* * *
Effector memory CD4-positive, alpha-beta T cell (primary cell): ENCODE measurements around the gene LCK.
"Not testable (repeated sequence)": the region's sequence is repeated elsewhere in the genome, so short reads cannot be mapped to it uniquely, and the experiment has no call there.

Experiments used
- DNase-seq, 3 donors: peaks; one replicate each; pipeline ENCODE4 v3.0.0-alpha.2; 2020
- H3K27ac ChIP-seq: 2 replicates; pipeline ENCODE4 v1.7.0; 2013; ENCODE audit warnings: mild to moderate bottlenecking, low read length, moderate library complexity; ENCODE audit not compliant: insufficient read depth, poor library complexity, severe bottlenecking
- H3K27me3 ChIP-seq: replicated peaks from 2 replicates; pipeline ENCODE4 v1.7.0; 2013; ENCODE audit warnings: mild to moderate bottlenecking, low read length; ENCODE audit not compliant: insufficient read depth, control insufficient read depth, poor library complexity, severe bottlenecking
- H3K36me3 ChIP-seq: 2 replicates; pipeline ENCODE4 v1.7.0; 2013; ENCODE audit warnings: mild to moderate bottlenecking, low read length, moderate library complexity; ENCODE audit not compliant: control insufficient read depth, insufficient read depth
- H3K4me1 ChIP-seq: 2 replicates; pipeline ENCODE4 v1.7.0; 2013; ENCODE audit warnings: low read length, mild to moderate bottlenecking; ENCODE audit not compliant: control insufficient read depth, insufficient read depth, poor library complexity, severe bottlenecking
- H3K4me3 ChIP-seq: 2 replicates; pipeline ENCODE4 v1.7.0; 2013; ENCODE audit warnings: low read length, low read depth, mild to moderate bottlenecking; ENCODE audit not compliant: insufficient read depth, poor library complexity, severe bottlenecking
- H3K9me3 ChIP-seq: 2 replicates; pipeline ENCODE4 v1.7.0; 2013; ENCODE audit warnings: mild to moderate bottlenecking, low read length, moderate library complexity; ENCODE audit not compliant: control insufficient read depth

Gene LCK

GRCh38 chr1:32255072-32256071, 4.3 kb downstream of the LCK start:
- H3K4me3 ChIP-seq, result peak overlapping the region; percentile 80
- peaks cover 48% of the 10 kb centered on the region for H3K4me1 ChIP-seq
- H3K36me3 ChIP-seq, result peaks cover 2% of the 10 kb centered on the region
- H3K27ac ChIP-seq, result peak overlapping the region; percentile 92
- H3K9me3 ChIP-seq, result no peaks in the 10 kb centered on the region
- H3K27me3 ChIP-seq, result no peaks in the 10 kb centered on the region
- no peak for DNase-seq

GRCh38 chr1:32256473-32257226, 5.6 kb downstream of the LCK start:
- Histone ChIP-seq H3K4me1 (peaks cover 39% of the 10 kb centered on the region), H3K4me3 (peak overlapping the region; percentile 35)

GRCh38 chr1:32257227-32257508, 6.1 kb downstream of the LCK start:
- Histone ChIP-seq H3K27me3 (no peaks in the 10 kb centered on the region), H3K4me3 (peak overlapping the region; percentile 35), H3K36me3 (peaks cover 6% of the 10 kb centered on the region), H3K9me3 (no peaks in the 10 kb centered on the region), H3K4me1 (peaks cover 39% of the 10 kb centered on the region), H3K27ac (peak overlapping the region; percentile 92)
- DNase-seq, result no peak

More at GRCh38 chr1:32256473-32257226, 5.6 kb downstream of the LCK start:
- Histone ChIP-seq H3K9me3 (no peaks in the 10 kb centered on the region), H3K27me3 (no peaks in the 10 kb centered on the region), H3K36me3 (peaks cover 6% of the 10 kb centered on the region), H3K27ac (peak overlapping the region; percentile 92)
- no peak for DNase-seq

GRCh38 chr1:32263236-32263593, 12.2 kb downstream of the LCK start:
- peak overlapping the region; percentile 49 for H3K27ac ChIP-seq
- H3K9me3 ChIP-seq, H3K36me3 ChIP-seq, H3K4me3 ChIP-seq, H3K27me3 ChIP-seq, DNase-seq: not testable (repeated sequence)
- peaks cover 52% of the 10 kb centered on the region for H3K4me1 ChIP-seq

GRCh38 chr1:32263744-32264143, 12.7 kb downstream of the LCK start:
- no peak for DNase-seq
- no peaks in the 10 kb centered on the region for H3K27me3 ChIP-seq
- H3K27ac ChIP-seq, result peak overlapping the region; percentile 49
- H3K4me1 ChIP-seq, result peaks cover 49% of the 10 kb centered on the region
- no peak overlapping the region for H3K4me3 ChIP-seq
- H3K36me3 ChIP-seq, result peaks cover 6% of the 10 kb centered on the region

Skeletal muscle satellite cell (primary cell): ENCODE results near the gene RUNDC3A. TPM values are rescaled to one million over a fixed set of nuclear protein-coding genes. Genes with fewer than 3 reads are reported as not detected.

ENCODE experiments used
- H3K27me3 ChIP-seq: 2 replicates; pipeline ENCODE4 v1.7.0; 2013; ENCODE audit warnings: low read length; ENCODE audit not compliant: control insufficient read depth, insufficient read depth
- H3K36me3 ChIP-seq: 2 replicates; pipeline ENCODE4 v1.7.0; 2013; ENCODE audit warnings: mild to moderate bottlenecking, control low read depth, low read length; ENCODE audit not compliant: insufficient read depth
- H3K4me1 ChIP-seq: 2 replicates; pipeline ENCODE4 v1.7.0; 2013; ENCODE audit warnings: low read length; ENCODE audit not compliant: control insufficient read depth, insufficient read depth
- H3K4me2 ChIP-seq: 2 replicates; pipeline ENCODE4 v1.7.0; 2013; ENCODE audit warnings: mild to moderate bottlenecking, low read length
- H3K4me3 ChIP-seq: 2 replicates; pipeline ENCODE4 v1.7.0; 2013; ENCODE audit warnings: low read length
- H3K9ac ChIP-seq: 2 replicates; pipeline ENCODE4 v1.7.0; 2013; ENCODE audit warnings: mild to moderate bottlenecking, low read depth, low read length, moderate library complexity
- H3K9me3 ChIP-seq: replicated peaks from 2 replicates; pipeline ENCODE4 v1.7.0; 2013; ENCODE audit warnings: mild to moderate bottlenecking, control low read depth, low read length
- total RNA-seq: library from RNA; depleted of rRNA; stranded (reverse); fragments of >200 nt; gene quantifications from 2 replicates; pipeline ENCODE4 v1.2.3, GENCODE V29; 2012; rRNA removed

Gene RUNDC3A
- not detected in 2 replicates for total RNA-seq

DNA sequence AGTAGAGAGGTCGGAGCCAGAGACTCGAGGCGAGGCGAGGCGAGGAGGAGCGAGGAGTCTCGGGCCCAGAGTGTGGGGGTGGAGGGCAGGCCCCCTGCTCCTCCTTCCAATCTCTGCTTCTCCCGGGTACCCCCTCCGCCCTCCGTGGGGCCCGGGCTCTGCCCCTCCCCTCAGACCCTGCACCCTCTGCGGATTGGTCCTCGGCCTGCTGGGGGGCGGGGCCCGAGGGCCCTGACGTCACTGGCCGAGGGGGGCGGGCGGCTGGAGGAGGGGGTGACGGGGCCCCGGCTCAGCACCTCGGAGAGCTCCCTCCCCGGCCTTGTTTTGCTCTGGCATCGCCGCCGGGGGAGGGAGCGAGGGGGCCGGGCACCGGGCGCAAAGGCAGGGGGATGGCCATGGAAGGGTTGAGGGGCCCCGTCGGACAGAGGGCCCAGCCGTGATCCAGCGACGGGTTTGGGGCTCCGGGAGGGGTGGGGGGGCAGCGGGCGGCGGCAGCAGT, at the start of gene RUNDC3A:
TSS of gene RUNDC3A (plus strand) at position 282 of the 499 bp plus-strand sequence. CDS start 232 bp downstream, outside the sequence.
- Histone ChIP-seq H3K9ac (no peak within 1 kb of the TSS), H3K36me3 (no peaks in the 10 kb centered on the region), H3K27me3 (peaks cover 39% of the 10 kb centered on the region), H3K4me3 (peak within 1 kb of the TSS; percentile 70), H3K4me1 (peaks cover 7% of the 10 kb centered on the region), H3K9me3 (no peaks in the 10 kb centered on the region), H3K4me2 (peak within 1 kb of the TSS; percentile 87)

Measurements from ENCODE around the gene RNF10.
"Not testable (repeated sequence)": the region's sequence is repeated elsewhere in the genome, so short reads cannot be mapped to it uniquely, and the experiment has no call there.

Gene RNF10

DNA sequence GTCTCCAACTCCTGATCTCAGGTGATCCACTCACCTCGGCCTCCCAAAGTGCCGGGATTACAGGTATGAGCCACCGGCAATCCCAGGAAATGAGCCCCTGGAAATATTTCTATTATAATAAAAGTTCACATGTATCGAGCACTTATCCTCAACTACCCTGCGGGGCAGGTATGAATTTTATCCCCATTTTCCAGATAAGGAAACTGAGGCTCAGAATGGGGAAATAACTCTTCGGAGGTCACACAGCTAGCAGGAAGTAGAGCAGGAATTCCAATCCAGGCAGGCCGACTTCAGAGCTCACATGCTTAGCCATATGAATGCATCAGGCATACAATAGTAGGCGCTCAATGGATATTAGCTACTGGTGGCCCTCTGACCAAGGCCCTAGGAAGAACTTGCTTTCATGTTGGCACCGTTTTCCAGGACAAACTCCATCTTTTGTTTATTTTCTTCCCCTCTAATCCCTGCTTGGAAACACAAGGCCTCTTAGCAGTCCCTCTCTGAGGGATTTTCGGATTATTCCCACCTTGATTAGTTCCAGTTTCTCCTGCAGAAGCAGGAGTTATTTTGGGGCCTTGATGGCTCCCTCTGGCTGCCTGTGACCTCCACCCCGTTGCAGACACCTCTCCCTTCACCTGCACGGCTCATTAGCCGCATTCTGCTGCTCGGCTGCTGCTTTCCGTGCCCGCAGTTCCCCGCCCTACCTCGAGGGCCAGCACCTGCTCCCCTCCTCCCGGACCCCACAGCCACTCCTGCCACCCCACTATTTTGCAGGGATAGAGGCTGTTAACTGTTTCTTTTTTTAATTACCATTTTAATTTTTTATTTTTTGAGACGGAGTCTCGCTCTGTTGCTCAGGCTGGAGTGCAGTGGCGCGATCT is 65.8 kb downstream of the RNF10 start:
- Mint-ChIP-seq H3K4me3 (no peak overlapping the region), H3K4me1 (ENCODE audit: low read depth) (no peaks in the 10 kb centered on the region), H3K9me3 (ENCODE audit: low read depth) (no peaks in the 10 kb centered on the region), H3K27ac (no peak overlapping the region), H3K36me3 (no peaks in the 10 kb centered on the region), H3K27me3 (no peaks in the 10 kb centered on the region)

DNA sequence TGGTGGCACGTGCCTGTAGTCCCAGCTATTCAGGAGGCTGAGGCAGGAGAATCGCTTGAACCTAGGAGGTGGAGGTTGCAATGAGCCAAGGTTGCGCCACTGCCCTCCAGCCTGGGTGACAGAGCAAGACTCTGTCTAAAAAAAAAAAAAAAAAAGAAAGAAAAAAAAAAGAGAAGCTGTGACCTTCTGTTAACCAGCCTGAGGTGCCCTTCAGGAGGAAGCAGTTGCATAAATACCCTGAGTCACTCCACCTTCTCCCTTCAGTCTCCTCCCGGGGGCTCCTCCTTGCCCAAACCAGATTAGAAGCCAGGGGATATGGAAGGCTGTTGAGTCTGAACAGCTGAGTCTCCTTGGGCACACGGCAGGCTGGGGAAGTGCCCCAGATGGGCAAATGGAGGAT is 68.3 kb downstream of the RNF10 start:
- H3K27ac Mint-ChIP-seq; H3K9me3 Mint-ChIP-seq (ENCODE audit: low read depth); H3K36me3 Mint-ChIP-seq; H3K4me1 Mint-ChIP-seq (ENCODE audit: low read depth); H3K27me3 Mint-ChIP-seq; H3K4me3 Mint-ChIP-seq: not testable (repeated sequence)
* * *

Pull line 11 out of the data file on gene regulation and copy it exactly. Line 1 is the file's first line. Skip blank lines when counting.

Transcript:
Gene LCK